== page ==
Beck: Well let's have some fun here. So tell us a little bit about what an operating room might look like if I was to have surgery?
Fitzharris: Yes, well, one of my favorite spaces is the old operating theatre in London. It's the second oldest in the world, it still exists. And these were incredibly small spaces, sort of a semicircular stands around the operating table, and they would have been filled to the rafters with ticketed spectators. People actually bought tickets to see the life and death struggle play out before them. And of course, the Victorians were carrying the grime and dirt of everyday life with them. So these weren't very sterile or hygienic places. Before the discovery of ether in 1846, the patient would have been very alert, there is this kind of myth that the patient would have been drunk, but actually alcohol would make your blood thinner. So you certainly wouldn't want the patient to be drinking too much before an operation. And they were they were restrained sometimes before ether, they were sat in a chair, a very high chair so that your feet dangled, so you couldn't brace against the knife.
Beck: What would an amputation be like? What would happen there?
Fitzharris: Well, one of my favorite stories is a guy named Robert Liston. Robert Liston was the fastest knife in the West End, he was 6-2, he could hold you down with his left arm and he could take off your leg in under 30 seconds, which is exactly what you'd want your surgeon to do in a pre-anesthetic era. Now in order to remove the leg…so if you ever see a Victorian operating table, they tend to be very low to the ground. And people think that's because the Victorians were shorter which there's an element of that. But actually, when you want to take the leg off, when you start to saw, you're going to want to push your body into it. So you don't want the table to be too high. You don't want to cut it like you would cut it steak. So these tables were very low. And they actually the Victorians understood that very well they would push into the amputation. They obviously you can imagine it was very bloody, they had these hooks that they had to pull the arteries down to tie them off. And all of that in under 30 seconds is pretty incredible feat.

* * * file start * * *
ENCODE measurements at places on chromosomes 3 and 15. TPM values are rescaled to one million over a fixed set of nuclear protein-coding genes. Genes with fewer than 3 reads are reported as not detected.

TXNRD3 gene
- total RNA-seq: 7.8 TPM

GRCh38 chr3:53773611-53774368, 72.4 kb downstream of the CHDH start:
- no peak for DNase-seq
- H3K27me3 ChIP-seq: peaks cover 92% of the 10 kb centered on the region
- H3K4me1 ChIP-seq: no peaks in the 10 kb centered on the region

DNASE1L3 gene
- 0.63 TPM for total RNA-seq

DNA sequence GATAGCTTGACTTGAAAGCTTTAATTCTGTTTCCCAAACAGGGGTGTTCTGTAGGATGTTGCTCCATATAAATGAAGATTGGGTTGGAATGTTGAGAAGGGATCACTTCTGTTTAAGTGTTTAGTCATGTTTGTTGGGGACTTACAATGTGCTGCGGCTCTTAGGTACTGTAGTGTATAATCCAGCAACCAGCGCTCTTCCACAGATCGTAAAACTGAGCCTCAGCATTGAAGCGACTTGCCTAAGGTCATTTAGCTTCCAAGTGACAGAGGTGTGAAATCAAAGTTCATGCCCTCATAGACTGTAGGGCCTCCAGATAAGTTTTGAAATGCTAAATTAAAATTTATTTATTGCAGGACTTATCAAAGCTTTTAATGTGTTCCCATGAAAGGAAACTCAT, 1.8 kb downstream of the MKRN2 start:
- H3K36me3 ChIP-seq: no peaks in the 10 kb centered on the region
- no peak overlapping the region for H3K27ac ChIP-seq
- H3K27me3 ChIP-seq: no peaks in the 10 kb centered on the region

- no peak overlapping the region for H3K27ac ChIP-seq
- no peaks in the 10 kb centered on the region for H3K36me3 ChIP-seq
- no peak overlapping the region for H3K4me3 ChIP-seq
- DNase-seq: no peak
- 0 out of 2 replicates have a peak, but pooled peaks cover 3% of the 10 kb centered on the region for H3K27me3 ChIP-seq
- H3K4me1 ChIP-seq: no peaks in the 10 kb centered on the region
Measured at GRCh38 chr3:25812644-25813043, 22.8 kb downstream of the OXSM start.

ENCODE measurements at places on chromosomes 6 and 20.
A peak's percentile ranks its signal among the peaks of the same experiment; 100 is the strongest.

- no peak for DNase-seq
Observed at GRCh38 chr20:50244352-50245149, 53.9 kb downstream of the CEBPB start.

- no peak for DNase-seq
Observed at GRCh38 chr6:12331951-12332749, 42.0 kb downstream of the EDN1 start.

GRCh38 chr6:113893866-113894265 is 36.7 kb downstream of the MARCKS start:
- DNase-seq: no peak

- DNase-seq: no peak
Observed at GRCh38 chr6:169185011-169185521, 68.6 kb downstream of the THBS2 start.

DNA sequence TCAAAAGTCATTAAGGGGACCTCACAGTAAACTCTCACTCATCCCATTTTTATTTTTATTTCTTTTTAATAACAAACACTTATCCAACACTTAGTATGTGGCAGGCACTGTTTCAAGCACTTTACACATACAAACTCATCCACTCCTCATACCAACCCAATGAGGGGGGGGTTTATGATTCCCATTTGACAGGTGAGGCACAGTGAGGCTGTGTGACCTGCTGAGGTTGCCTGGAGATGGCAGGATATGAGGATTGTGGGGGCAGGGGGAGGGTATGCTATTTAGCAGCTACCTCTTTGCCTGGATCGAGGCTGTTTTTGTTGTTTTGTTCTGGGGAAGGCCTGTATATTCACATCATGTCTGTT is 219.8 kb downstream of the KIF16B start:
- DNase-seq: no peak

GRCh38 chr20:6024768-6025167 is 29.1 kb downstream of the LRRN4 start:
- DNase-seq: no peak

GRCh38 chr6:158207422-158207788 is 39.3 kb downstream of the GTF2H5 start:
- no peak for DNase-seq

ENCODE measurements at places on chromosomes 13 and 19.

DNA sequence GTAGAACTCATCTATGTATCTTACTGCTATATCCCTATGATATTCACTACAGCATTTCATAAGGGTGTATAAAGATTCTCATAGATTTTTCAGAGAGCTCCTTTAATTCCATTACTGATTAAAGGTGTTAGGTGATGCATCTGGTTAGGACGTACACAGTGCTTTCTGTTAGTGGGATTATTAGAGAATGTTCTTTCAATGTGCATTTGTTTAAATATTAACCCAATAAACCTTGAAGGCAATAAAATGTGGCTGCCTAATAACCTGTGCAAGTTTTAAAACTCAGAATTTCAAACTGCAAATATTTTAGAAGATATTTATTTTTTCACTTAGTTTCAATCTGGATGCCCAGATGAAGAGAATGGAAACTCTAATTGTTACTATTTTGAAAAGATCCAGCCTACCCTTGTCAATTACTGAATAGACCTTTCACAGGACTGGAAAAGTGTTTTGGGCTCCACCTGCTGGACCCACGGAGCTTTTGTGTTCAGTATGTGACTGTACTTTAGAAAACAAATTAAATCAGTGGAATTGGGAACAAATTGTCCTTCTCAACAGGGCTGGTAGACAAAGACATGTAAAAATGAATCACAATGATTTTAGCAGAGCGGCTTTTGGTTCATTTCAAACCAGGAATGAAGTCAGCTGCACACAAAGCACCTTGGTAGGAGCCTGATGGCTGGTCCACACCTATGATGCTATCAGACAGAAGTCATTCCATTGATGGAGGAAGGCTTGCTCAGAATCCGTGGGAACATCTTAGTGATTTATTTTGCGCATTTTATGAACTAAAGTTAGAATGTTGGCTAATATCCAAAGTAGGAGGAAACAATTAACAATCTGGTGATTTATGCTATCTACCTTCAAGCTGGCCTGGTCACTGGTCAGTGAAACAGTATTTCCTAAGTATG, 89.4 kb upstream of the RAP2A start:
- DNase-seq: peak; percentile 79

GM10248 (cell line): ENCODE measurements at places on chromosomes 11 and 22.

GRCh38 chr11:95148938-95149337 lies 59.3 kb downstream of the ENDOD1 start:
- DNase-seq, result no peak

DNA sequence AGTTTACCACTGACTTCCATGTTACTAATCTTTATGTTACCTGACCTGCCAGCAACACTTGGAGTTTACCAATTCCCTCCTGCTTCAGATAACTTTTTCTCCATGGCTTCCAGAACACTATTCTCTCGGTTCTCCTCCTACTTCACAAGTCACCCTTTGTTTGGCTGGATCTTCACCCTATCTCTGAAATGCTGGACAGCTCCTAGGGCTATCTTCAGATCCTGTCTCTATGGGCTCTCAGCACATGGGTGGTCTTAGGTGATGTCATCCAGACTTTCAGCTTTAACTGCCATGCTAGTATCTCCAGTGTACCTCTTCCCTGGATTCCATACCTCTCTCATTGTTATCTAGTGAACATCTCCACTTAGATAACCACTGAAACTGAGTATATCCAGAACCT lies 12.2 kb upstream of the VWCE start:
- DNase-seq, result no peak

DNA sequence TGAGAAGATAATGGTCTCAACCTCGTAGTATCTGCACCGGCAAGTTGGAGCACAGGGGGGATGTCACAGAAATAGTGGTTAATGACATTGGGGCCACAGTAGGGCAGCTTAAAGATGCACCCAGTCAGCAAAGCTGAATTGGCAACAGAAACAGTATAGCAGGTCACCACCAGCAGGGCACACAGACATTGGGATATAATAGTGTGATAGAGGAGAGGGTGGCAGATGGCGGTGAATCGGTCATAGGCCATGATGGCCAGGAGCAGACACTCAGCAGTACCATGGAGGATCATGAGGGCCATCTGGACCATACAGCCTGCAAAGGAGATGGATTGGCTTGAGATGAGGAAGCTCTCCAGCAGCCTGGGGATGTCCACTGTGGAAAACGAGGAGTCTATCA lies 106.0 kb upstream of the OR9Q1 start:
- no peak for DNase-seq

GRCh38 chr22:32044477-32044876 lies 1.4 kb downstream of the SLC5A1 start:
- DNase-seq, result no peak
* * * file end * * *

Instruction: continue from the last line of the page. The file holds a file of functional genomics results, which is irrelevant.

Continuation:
Beck: So I how did Lister get people around his way of thinking.
Fitzharris: It was a long, slow burn, I'm trying to get this movie made. I joke that I'm going into Hollywood and trying to convince them that a Quaker surgeon from the 19th century deserves a Hollywood feature. But he's so important. He saved more lives than any other person to ever live. Because if you extrapolate what we do today, knowing now about germ theory, but he really he turned to the younger generation, and he was able to change their hearts and minds. And they became known as the Listerians and they went out and they spread the gospel of Lister. And that's ultimately how the change happened, but it took 20 to 30 years and it happened slower in America than it did in other parts of Europe.
Beck: Your book by all the reviews is viewed as gross. And you've got some very exotic detail… you want to give us one story before we let you go?
Fitzharris: I'll tell this story. Going back to Robert Liston, so he used to hold these knives, these bloody knives in his mouth as he was switching instruments to really underline how far we've come. And one time as he was operating so quickly, he accidentally took off his assistant's finger and as he was switching blades, he cut the coat of a spectator and it was said that the assistant died of gangrene, the patient died of gangrene and a spectator died right then and there of fright. And it's jokingly referred to as the only operation with a 300% mortality rate. So if you're going to fail, you should fail big.
Beck: The book is called The Butchering Art and thank you for joining us.
Fitzharris: Thank you so much for having me on.